Why does the 'Baby Altis' still hold its appeal in the used market?


Everyone has a Toyota Corolla story. It's either they possess (or have possessed) the compact sedan, or knows someone who did. And who can forget the fleet of Corolla taxis that used to be everywhere? 

After all, the Corolla was Toyota's best-seller before it grew in size and price. That was also before the Vios took its place as a car with so many varieties, from a bare-bones car for fleets and taxis, to a feature-laden one for everyone else. 

The eighth-generation "E110" Corolla sold here from 1998 to 2005 was once a car for everyone. The base XL trim had steel wheels and manual crank windows. Above the XL was the XE, which featured alloys and power windows. 


After the XE, the GLi was offered, which wore body-colored door handles and airbags.

Around 1999, the 1.8 SEG Corolla Altis was introduced, which was positioned as the "luxurious" variety. It had leather seats and six speakers, and extended bumpers, rear parking sensors, and a different rear light design outside.    


This Corolla was also marketed with Toyota's tagline back then, “I Love What You Do For Me,” which resulted in the model being nicknamed "love life." It also earned the moniker "Baby Altis," being the first Corolla to bear the name.

In the used market, the decent E110 Corolla examples go from P150,000 to P200,000, quite considerable for a 20-plus-year-old small car. So, why is still there love for the baby Altis?

Well, true to being a Toyota, the E110 is bulletproof. The car couldn't have been a best-seller and used as a taxi otherwise. Taxi or private owned, you'd still see one kicking around after all these years, a reflection of its reliability. 


Under the hood of the XL and XE is a carbureted 1.3-liter, which is paired to a five-speed manual only. The GLi had a 1.6-liter fuel-injected unit which made 110hp, and can be paired to a four-speed auto in place of the standard manual.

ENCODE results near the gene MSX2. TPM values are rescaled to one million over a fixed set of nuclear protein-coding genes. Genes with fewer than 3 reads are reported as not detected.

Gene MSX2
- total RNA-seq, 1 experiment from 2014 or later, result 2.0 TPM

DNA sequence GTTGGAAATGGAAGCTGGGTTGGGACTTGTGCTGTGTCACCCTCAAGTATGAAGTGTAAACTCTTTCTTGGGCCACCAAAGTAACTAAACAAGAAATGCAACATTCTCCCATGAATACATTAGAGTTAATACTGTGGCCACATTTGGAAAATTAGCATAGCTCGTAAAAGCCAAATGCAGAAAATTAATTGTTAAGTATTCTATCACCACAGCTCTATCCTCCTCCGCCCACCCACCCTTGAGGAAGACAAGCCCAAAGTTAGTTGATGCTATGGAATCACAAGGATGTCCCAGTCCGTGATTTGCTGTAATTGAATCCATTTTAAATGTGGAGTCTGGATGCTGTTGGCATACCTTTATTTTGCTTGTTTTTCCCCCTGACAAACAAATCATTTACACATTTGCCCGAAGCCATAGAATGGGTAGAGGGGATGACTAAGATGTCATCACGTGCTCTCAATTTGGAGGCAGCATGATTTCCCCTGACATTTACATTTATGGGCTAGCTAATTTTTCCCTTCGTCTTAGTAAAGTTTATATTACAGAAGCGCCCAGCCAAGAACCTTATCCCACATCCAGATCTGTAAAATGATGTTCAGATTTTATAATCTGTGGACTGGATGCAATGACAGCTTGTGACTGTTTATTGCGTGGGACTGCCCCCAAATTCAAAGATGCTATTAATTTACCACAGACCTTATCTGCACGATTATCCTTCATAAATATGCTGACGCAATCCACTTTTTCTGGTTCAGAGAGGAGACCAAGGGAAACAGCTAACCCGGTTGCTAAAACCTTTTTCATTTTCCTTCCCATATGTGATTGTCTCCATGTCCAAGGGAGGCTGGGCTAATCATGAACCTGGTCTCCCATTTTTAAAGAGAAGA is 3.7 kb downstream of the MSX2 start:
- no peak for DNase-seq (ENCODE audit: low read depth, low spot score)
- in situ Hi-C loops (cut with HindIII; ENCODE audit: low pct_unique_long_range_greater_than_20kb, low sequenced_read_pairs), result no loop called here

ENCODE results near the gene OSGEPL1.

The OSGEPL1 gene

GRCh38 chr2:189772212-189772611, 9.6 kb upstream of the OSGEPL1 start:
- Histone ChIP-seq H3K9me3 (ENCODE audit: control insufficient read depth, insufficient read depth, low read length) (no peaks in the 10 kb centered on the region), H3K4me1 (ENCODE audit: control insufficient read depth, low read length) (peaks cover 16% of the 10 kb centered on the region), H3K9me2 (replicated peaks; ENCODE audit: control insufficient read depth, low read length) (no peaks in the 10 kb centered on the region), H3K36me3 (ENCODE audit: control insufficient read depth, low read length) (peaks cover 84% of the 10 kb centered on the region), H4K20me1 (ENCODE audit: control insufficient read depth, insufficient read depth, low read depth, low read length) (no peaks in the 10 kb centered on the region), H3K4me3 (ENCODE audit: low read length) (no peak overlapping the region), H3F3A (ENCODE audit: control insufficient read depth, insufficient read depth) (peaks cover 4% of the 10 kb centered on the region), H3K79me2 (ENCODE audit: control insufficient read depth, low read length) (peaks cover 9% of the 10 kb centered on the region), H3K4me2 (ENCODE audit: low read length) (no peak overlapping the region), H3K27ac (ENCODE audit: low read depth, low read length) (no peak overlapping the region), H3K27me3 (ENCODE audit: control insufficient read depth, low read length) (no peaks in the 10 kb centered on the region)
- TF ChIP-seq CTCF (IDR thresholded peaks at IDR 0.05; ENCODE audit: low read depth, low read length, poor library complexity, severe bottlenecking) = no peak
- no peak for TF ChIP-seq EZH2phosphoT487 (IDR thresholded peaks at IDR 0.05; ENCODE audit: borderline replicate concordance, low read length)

The Corolla Altis was powered by a 1.8-liter mill that generated 116hp and 154Nm of torque. A four-speed auto was the only transmission choice. 

Aside from being reliable, the Corolla Altis' running gear was also easy to maintain. The neighborhood talyer or the casa can perform routine maintenance and repairs. Parts are also easy to come by. 

Another reason for its desirability is its potential for modification. If you browse through the classifieds, or look through photos of pre-pandemic motor shows, you'd see a lowered "love life," wearing snazzy wheels and the like. The aftermarket parts bin for this car is probably as expansive as the original kit.

Speaking of modified E110 Corollas, did you know that a TOM'S Corolla Turbo was sold in 1999? The model is basically a regular model which can be optioned with goodies from TOM'S Japan, a tuning firm that modifies Toyotas. 

Poised as a rival to the Honda Civic SIR, the TOM'S Corolla packed a body kit and a tall rear wing. The car's performance enhancements included a turbo, intercooler, and a sports muffler. All of which contributed to the car's estimated 150hp. 

Only a handful of those E110 Corolla cars were said to be sold. Race car versions of the car were probably seen more often, as they raced alongside other compact cars in the now-defunct Subic International Raceway in the '90s.  

Today, the Vios has its own race series in Clark International Speedway. Didn't we say the 'Baby Altis' Corolla was just like the Vios of today? 



Photos from Toyota

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